Pirate Paintings for National Geographic Pt. 7


Gregory Manchess

This is actually the final painting I did for the REAL Pirates exhibition. It took a long time to get it straight as there was information coming in all through the project as to just what this Jamaican dock scene might look like in late 1600, early 1700.

My job was to not only include so very many elements of the scene, but to put it together in such a way that the viewer wants to spend time looking. Crowded scenes, battles, and just plain city scenes with people, demand a graceful way to lead the eye through the composition, so that the eye is not overwhelmed too early. Otherwise, we look away.




The painting would eventually get digitally enlarged to 8.5’ x 22’. These early thumbnails were done thinking that the scene was a lot smaller, but later it was expanded.


The size was cut down again as the designers were working hard to fit everything into the exhibit and it had to work like a jig saw puzzle. The entire exhibit also had to break down and reassemble multiple times. When the paintings were finished, they would be enlarged, printed on Broadway Cloth, and stretched onto frames that would be transported on trucks from city to city.


Once I had enough indication of the dock’s activity, and with the deadline for the entire series looming, I just had to start on the final painting. As you can see, a large blank space occurs on the far right side. This would have to be filled in on-the-fly as I had more research to do, and more questions to ask the writer. I would have to paint this whenever I got the information.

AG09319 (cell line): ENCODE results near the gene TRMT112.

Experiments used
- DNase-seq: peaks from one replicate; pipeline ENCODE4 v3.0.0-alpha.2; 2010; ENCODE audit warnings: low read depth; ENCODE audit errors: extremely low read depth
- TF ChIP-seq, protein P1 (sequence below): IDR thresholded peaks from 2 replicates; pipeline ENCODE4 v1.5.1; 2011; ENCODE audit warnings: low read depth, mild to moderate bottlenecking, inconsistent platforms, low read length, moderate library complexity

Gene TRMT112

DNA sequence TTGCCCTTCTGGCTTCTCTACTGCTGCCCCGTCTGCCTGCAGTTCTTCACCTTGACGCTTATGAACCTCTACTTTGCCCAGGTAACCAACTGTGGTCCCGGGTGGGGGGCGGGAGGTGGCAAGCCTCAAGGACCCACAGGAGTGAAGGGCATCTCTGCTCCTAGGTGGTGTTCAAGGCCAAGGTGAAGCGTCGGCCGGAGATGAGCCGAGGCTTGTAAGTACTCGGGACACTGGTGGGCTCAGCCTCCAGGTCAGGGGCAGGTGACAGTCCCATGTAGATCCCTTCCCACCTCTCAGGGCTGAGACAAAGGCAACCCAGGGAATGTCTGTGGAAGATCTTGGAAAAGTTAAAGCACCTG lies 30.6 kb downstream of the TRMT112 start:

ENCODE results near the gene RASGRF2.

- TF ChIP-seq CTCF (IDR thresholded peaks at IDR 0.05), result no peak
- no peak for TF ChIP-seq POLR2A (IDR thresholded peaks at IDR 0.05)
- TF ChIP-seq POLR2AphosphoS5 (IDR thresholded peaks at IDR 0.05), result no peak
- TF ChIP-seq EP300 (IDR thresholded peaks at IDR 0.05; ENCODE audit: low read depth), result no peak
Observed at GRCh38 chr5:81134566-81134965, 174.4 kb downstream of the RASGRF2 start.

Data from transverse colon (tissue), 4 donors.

Here, enough research has come in to start on the right side, projecting reference and re-drawing directly to the canvas. No room for mistakes as I couldn’t seal off the drawing. Any mistakes now would have to be re-painted from scratch.


At this point, I flew to NYC with the painting rolled in a tube. I met with the writer in my studio on the day it had to be finished and delivered to the photographer. She loved it, but there were many things to adjust. She felt badly asking for the changes as she knew that time was short, but it had to be done. I promised her I could do it.

I had four hours to cover the blank spaces you see here. At this stage of my career, I’d never laid paint down as fast as I did that day. I wanted about five more hours just sit and think and tweak colors and values, but there was no time left. I had to live with it. I carried it wet, in a cab to the photographer.


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